• Standard inverter
  • Performs well with no shade


  • Overall production decreases if one panel is damaged or shaded
  • No ability to monitor each panel individually
  • Not optimal if your solar panels are facing different ways
  • Increasing power needs are more difficult and may require second central inverter installation



  • Shade from a nearby tree won’t reduce the whole solar panel system power output
  • Individual panel monitoring available
  • Increasing power needs are easier and less expensive than installing a second central inverter
  • Good for rooftops where solar panels may face different directions


  • Higher initial cost
  • Not necessary if all panels face the same way and are not shaded

Power Optimizers

Power optimizers can optimize the power before sending it to a central string inverter.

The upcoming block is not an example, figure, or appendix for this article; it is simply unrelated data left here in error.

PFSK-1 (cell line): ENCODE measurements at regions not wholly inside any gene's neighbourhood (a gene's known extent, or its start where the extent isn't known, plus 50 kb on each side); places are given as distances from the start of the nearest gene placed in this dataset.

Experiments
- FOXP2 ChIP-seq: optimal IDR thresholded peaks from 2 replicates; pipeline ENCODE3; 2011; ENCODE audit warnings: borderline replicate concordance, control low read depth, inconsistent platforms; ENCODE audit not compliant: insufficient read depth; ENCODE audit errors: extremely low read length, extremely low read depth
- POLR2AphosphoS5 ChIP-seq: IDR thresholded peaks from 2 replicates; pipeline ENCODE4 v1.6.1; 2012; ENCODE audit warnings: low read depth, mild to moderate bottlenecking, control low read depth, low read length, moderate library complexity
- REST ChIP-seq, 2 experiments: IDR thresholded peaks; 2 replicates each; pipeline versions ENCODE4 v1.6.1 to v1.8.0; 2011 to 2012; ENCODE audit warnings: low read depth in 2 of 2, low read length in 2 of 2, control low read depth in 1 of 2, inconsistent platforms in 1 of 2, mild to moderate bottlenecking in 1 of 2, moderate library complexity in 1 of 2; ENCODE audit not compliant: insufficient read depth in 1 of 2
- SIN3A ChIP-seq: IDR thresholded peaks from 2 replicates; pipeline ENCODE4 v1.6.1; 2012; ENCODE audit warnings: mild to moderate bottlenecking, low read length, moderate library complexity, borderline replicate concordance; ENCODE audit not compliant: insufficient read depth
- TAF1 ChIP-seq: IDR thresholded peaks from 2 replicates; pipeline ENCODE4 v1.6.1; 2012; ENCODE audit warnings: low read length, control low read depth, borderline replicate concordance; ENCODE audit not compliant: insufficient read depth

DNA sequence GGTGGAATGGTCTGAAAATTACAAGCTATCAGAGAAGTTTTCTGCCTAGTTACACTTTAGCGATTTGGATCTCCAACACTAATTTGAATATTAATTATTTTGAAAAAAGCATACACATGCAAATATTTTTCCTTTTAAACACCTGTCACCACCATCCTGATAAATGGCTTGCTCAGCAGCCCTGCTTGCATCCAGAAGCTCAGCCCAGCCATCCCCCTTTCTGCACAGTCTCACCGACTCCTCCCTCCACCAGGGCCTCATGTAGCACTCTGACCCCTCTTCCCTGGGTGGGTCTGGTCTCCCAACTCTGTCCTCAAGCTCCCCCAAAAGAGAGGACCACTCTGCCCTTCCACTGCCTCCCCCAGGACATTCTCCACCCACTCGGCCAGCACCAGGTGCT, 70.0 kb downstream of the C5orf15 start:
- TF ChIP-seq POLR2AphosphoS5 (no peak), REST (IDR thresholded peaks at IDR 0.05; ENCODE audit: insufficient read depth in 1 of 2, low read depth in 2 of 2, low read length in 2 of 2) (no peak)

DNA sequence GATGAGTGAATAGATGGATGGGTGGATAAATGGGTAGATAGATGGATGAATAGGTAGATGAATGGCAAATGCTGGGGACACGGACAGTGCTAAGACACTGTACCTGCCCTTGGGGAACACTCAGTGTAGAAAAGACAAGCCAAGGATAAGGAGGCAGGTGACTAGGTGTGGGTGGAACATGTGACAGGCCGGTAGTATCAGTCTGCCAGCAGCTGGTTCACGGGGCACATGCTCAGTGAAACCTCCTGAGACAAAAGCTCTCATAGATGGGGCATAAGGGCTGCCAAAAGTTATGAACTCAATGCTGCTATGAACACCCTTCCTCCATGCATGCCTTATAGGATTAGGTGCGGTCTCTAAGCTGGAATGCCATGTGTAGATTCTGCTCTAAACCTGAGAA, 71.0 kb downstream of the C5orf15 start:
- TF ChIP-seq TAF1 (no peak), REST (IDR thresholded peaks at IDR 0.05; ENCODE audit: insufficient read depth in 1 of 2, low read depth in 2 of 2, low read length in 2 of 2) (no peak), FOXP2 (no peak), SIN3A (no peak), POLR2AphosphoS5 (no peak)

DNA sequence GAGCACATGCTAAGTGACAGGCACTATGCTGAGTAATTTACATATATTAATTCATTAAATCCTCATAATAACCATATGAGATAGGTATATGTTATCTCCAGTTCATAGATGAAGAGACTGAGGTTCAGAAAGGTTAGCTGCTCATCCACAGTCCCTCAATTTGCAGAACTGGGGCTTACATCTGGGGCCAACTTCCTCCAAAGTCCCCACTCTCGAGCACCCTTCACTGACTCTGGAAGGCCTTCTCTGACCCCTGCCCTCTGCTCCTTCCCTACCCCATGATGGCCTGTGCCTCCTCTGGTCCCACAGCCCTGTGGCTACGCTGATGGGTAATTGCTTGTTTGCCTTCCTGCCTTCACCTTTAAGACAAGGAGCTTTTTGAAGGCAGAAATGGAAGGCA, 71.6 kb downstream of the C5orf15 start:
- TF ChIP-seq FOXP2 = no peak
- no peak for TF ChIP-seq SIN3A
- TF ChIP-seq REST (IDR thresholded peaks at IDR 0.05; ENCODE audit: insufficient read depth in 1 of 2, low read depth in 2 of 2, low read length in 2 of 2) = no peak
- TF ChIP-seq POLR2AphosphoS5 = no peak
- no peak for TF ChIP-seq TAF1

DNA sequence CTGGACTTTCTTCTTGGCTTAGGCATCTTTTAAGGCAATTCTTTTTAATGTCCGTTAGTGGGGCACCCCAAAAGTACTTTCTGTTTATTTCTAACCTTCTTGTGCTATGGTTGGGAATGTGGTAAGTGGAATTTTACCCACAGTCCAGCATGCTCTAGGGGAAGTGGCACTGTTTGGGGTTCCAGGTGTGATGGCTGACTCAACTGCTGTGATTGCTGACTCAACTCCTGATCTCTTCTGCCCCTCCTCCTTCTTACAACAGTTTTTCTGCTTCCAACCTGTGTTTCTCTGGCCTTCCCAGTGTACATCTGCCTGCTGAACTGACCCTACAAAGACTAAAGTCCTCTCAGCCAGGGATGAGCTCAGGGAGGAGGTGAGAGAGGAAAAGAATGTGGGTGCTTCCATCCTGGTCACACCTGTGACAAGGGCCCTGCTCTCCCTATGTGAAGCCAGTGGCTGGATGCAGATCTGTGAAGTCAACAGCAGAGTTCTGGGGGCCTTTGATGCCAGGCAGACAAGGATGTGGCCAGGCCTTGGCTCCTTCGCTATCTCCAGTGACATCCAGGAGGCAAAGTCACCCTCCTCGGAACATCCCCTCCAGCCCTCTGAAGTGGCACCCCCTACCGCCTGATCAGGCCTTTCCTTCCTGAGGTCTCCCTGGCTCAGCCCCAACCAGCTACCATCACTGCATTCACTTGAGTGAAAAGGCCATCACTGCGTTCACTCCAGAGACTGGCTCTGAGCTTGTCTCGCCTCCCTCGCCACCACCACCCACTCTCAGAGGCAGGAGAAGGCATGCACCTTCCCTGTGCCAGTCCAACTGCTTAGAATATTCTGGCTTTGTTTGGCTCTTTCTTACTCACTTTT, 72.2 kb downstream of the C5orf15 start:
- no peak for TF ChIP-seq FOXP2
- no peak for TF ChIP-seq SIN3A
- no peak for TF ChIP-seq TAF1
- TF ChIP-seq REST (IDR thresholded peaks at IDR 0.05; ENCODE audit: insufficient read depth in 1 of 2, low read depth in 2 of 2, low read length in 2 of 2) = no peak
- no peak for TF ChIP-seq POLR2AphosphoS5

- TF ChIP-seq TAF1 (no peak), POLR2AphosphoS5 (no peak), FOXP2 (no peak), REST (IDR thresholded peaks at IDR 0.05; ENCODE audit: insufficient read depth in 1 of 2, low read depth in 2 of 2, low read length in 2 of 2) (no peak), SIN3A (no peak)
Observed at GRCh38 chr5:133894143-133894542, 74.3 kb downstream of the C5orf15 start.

• More efficient than string inverters
  • Less expensive than micro-inverters
  • Individual panel monitoring available


  • Higher initial cost
  • Not necessary if all panels face the same way and are not shaded

Solar Inverter Efficiency

Peak (max) efficiency and weighted (average) efficiency


If the solar panel DC output exceeds the max power rating of the inverter, the excess power is clipped (wasted).

It’s normal for the DC system size to be about 1.2x greater than the inverter system’s max AC power rating. For example, a 12 kW solar PV array paired with a 10 kW inverter is said to have a DC:AC ratio — or “Inverter Load Ratio” — of 1.2.

Solar Monitoring System

In order to ensure your solar system is producing energy normally, it’s important to make sure your solar panels are paired with an energy production monitoring system.

Solar Mounting and Racking System